EFL Suspension League One

Here we break down the exclusive piece from The Athletic, which reveals that League One is to conclude as early as this Monday.

On Friday morning, The Athletic reported that League One and League Two clubs will be told that it is impossible for them to finish the season on the pitch.

Instead, they are to decide a fair method to resolve the season, which will determine how teams will be promoted and relegated.

The Athletic announced that “the EFL board has already received several proposals from clubs, with the current favourite being a points-per-game (PPG) model weighted to reflect how many games the teams have played home and away.

“The rationale for this idea is a non-weighted PPG calculation does not take into account the fact that some teams have four home games left, while others have six.”

It now seems like there is no possibility of any games being played for the rest of this season. This confirms that this year’s play-offs will not take place in either League One or League Two.

To counteract this, the teams placed in the top three in League One will be promoted to the Championship. Three will then go down to League Two, with another four being promoted back up to League One.

Only one team will go down from League Two to the National League. This will reset the EFL’s full quota of 72 teams after Bury were expelled from the football league earlier this campaign.

This proposal will leave Coventry City as champions, with Rotherham United and Oxford United finishing 2nd and 3rd respectively.

The bottom three in League One will stay the same. Tranmere Rovers, Southend United and Bolton Wanderers will all be relegated down to League Two.

There have been other methods in the discussion. One was to declare the season “null and void”, which has been largely criticised by clubs. This is because it would undermine all the work done over 34 plus games by clubs to get in promotion places.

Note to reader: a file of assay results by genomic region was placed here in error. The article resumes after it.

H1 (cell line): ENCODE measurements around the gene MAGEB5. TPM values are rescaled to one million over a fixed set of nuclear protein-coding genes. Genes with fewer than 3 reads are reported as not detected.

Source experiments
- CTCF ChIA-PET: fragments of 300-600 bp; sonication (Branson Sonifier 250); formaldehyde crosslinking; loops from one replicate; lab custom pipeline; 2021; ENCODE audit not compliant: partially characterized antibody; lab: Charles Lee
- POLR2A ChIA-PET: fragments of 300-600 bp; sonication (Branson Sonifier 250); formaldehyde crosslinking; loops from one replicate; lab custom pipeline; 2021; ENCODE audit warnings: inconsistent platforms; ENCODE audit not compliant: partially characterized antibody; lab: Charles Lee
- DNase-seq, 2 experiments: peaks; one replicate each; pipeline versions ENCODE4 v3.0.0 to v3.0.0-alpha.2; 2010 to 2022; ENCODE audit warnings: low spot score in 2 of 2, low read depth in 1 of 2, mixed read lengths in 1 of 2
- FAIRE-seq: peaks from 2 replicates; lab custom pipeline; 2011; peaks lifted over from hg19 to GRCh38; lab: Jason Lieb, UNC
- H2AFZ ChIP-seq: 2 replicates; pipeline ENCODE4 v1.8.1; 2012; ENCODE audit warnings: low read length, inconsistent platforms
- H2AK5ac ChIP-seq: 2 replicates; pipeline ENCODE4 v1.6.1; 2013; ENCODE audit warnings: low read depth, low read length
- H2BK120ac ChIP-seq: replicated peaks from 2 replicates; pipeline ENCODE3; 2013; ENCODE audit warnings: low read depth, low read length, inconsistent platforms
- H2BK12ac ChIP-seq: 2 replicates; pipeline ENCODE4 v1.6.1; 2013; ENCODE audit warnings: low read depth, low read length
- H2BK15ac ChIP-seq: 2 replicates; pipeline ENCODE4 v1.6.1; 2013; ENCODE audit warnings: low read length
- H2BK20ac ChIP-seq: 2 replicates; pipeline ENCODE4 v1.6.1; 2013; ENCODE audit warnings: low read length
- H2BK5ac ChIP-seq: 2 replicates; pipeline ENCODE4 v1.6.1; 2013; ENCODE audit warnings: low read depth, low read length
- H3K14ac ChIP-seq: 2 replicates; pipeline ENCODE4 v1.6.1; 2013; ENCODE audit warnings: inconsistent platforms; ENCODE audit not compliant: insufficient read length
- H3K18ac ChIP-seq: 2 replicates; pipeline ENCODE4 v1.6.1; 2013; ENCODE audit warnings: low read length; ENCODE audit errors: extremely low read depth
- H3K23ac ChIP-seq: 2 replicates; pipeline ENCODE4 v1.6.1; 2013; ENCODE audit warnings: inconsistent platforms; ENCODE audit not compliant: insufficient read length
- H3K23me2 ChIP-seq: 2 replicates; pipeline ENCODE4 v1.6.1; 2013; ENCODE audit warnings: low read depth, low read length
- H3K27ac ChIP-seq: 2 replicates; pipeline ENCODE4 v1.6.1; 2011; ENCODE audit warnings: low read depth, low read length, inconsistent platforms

At the time of writing, the plan for both the Premier League and Championship is to end the season on the pitch.

The proposed plan for them to do this is to play the remaining games in neutral grounds. This is aimed to keep the players as safe as possible during these difficult times. But it will be more challenging to do this as more weeks go by without any games being played

The PPG model definitely seems to be the fairest method to end the season. This really is an unprecedented situation for everyone involved to deal with, but this is the best way to resolve the campaign.

This will not please everyone, especially the proposed relegated teams. The sides going down will have wanted to finish the season on their own terms. But I’m sure this is also the case with the teams set to be promoted.

These are not the circumstances anyone would have wanted the season to end. But in the grand scheme of things, I do not think there is a more reasonable alternative that takes all the clubs into account.

Paul Warne and the Rotherham players are true competitors. If there was even a slight hope to end the season on the field, I am sure they would be eager to do it.

All we can do now is see how this plays out, and if the Premier League and Championship will be forced to follow suit. We will keep you updated as things happen, as we look ahead to the return of football in 2020/21…

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